February 15 2011
President Obama's Kitchen Table: His New Budget Is Not Serious
The President is beginning to remind me of Becky Sharp in Vanity Fair, who lives beyond her means until the bailiffs encircle her house with demands for payment.
President Obama has likened the government's creation of its budget to a family sitting around the proverbial kitchen table making a plan for their spending. I don't know about you, but when I sit at my kitchen table and do my budget, I don't start with the notion of what luxuries I can cut. I start with the idea of how much money is coming in. That's one big difference between the president and me.
The president starts at the other end of the process, the spending end. He assumes he can always get more money by...raising the taxes of those who sit around the kitchen table. He can also rely on imaginary projections of what the economy is going to do. Somebody will bail him out, right? Stick your household with a big bill, and they'll find a way to pay it. The family that makes financial allocations that way is destined for disaster. So is the U.S. if President Obama's budget is adopted.
The Wall Street Journal comments:
Hosni Mubarak was more in touch with reality last Thursday night.
Fred Barnes of the Weekly Standard calls the budget "pathetic." National Review says the budget is built on "wishful thinking." President Obama is apparently a man who can say anything with a straight face. Here is the truth about his budget:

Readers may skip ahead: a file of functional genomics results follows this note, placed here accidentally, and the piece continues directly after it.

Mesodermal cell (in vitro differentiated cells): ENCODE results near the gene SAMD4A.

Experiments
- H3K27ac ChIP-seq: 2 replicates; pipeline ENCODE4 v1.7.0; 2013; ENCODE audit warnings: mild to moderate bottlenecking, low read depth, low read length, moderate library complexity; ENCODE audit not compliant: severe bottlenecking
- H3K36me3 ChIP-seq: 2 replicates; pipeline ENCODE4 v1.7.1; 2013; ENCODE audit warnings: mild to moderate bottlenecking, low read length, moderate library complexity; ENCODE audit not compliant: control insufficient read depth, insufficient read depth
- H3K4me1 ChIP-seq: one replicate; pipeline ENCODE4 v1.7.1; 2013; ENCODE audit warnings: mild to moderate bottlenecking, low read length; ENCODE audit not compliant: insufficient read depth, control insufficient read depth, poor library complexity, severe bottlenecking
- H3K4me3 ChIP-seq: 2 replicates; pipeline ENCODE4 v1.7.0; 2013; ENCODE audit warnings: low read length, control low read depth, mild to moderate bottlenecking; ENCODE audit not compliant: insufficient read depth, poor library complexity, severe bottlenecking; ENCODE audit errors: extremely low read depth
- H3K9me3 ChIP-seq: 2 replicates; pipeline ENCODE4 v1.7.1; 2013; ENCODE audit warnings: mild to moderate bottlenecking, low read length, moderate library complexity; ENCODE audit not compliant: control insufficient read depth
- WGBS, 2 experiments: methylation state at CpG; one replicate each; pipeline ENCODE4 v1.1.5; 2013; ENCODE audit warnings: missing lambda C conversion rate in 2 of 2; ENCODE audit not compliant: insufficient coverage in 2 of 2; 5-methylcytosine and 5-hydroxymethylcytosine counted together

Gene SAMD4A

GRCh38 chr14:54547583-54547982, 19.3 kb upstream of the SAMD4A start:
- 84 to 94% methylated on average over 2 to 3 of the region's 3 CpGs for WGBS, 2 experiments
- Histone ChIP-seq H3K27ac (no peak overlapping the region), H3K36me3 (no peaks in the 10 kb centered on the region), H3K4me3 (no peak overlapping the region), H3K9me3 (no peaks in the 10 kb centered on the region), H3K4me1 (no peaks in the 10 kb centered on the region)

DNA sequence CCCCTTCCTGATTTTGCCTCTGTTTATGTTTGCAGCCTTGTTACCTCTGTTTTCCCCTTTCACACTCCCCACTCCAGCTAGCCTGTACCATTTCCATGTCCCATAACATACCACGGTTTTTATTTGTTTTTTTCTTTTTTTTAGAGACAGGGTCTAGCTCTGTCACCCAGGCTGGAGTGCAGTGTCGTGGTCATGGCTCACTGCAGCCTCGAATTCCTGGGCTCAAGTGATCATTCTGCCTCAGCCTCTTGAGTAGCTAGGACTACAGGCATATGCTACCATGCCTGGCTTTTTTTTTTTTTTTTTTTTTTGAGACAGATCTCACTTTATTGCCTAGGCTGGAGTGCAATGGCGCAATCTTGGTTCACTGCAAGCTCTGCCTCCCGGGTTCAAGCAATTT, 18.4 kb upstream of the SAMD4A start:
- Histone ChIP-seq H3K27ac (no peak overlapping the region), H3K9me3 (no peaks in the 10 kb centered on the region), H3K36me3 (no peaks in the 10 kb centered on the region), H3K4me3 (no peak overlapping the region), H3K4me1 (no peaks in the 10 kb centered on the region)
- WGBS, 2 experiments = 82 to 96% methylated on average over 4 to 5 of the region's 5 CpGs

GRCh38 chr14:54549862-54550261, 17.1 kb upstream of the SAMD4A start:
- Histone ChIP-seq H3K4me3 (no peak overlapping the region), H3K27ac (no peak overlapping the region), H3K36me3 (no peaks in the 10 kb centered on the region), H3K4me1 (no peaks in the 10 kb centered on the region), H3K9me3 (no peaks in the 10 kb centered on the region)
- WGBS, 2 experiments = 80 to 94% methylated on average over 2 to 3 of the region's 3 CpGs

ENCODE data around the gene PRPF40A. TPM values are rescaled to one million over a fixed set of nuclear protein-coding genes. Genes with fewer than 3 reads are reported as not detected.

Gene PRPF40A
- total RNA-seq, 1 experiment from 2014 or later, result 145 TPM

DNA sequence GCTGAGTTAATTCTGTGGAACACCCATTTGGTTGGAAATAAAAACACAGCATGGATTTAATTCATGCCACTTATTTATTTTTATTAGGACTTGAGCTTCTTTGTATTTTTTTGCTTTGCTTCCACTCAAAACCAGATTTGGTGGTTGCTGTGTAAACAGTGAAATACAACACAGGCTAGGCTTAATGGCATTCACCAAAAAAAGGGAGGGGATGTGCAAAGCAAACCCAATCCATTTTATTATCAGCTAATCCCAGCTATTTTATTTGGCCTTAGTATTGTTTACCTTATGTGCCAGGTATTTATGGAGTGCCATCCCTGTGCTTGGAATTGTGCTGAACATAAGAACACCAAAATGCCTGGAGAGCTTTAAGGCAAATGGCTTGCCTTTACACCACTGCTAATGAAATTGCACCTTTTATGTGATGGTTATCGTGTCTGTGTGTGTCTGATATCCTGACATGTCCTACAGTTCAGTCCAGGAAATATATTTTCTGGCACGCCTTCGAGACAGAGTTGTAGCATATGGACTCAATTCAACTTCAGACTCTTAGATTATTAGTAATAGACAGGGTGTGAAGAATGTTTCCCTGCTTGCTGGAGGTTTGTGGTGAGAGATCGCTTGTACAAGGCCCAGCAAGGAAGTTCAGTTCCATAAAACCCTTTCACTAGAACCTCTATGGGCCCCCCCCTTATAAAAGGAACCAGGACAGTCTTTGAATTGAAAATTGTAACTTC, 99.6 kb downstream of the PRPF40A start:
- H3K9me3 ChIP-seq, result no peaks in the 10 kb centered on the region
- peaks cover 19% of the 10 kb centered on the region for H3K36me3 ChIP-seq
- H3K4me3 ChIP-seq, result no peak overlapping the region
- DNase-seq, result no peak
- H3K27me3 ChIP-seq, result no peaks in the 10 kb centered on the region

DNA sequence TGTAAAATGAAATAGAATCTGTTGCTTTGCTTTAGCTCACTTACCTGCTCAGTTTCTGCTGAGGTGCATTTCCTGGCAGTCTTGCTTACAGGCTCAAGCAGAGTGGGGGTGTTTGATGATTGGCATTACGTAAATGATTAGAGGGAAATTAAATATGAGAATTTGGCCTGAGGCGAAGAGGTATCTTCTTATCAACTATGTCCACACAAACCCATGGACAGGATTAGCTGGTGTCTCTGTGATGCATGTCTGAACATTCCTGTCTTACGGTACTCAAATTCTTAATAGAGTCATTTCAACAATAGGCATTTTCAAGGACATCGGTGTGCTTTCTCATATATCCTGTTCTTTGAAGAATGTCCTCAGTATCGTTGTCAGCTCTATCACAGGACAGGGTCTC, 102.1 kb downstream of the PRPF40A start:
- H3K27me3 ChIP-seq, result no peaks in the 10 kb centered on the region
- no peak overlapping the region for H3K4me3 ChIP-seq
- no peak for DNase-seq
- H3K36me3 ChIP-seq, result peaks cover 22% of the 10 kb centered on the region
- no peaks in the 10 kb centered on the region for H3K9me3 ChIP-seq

This $3.73 trillion budget does a Cee Lo Green ("Forget You," as cleaned up for the Grammys) to the voter mandate in November to control spending. It leaves every hard decision to the new House Republican majority. And it ignores almost entirely the recommendations of Mr. Obama's own deficit commission. No wonder the commission's Democratic co-chairman, Erskine Bowles, said Monday that this budget goes "nowhere near where they will have to go to resolve our fiscal nightmare." And he's an ally.
How unserious is this budget? Although the White House trumpets $2.18 trillion in deficit reduction over the next decade, those savings are so far off in the magical "out years" that you can barely see them from here. More than 95% of the savings would happen after Mr. Obama's first term in the White House is over, and almost two-thirds of the promised deficit reduction would arrive after 2016. Pretending to cut deficits by pushing all real cuts into the future is Budget Flimflam 101.
Oh, yes--and President Obama's new budget gives a big boost to the much-beloved IRS. At a time when many Americans want tax reform (the flat tax or the fair tax), the President's budget includes the hiring of more than 5,000 new IRS agents. Given the taxes that will be rquired to support this fantasy budget, that's not going to be nearly enough new agents.